4. Use online channels for rapid response. I’m not going to mince words here. When things heat up at your organization, or rather blow up, the first place your community is going to look is online. They will immediately visit your organization’s website, blog, Facebook page, and Twitter to hear what you have to say. They are also going to look for leadership’s responses. As the leader of your organization, you must be prepared to respond ASAP – even if you don’t have all the answers. Let your community know that you are assessing the issue and that you are listening to their concerns and feedback. And continue to check in with them. Don’t go dark. 
    Remember when the Susan G. Komen Foundation angered their community by not responding for 24 hours to the decision to de-fund Planned Parenthood? It cost Komen a huge amount of money and irreparable relationships with donors. The ordeal damaged their organization’s reputation so much that they had to spend a considerable amount of money hiring a consulting firm who specialized in reputation management to help clean up the mess.
    5. An easy and effective way to engage your community using Facebook, Twitter or via your blog is to ask your community questions. This sends a signal to your community that you value their opinions on issues your organization is working on, or current news that relates to your mission. You can ask questions through Facebook polls, which allows people to vote and share comments. Blog posts can also be framed around a specific issue and where you pose a question to your community. Thecommunity then responds in the comments. You can engage in some great back and fourth conversation.

Reader Comments (1)

Nice post! I agree, both with the notion that (1) E.D.s should be availing themselves more of the opportunity to engage via social media, and with the notion that (2) good content should be repurposed. I've blogged on both subjects personally and am passionate about seeing nonprofits use multi-channel marketing to engage with their constituents in real time.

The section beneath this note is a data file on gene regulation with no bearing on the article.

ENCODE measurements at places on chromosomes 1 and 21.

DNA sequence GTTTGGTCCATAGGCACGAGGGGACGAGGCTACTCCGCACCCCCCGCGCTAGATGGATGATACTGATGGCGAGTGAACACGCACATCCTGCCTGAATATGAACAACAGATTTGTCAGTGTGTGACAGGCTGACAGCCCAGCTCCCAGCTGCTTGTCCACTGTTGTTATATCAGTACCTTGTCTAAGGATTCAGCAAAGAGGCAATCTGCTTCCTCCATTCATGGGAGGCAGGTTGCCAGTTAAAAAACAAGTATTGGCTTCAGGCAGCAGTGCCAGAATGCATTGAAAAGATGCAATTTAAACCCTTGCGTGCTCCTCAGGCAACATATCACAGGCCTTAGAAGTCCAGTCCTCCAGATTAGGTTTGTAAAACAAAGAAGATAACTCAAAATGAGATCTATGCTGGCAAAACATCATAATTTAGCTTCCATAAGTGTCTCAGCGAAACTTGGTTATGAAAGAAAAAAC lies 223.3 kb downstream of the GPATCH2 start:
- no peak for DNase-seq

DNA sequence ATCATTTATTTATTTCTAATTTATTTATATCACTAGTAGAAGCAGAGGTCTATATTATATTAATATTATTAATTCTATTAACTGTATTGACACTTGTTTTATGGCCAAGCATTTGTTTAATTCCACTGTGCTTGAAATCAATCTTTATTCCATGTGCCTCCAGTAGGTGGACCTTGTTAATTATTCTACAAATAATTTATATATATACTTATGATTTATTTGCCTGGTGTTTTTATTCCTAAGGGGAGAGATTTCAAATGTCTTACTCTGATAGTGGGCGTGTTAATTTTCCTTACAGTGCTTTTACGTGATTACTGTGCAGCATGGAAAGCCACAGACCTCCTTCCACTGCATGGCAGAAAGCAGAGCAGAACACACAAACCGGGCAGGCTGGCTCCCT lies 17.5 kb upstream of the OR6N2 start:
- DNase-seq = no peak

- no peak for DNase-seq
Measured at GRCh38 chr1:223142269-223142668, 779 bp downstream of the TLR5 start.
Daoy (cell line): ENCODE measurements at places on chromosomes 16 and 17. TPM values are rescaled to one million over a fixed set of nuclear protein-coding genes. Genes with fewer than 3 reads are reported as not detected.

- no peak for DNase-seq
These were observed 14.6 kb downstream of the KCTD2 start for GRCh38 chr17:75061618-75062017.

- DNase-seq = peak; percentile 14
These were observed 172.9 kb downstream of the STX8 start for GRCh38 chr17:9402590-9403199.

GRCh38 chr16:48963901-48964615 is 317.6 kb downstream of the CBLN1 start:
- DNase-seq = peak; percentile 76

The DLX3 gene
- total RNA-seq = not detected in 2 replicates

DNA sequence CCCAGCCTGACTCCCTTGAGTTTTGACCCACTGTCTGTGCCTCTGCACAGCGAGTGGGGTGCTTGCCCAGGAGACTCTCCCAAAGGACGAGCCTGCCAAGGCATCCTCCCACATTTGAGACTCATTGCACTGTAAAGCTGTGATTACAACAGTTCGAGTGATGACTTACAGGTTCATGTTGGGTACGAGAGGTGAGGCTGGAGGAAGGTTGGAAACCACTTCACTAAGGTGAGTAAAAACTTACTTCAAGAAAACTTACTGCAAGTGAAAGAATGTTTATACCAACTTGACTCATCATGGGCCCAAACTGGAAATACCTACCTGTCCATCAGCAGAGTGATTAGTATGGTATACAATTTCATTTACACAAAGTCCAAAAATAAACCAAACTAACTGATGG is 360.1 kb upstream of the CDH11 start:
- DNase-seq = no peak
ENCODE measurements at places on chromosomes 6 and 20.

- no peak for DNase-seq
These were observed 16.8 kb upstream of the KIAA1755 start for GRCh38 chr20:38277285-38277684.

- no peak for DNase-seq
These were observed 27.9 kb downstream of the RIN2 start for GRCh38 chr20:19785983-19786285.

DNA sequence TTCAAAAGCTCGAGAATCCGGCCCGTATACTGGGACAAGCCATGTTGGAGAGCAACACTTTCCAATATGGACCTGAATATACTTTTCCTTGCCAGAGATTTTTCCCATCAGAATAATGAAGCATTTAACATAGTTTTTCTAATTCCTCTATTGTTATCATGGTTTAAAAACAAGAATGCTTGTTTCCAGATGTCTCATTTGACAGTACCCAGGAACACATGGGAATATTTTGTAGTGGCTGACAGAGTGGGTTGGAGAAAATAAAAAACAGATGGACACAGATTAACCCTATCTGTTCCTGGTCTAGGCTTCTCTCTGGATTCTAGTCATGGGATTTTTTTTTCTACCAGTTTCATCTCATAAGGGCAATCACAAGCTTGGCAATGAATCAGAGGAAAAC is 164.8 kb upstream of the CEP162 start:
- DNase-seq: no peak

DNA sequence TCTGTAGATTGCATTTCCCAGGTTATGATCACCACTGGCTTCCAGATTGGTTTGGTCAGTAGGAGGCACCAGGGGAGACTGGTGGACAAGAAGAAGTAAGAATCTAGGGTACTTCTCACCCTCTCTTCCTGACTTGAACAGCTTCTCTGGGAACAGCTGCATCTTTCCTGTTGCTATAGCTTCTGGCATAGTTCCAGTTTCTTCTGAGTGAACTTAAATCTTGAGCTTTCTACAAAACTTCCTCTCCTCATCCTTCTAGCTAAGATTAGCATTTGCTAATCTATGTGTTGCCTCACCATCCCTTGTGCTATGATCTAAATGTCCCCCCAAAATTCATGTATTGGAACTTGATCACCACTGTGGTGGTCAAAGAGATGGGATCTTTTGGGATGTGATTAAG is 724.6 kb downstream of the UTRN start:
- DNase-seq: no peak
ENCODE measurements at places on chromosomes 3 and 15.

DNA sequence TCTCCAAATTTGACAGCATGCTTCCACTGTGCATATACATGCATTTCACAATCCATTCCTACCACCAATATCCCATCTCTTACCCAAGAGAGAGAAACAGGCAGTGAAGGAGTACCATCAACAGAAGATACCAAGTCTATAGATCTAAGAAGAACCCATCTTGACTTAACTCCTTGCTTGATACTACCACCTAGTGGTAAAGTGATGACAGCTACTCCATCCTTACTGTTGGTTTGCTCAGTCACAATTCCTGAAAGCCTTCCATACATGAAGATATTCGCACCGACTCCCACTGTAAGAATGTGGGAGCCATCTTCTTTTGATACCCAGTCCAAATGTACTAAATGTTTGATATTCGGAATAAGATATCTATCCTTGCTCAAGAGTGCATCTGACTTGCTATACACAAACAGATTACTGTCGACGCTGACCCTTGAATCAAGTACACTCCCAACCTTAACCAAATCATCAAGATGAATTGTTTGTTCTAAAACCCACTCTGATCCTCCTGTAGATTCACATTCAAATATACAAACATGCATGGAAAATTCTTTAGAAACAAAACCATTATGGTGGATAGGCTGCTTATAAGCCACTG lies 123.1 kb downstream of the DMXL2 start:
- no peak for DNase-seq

Given that today’s technology enables transparent communication that can lead to significant sharing of new ideas, collaboration, engagement and investment by like-minded constituents, how do we get our leaders to open their arms to the opportunities? For the most part, even in organizations that use social media successfully, the function is either outsourced or given to a low-level staff person charged as the “online information officer” or “social media manager”. Our leaders are not usually paying much attention, let alone leading the conversation.

Leaders have always led the conversation. So why should social media be different?


Thanks for sharing. And if these posts are helpful to anyone, here they are:
http://clairification.blogspot.com/2011/10/i-thought-i-saw-tweetie-bird-but-i-was.html
http://clairification.blogspot.com/2012/05/how-to-build-editorial-calendar-for.html
June 5, 2012 | Unregistered Commenterclaire axelrad

PostPost a New Comment

Enter your information below to add a new comment.
Author Email (optional):
Author URL (optional):
Post:
 
All HTML will be escaped. Hyperlinks will be created for URLs automatically.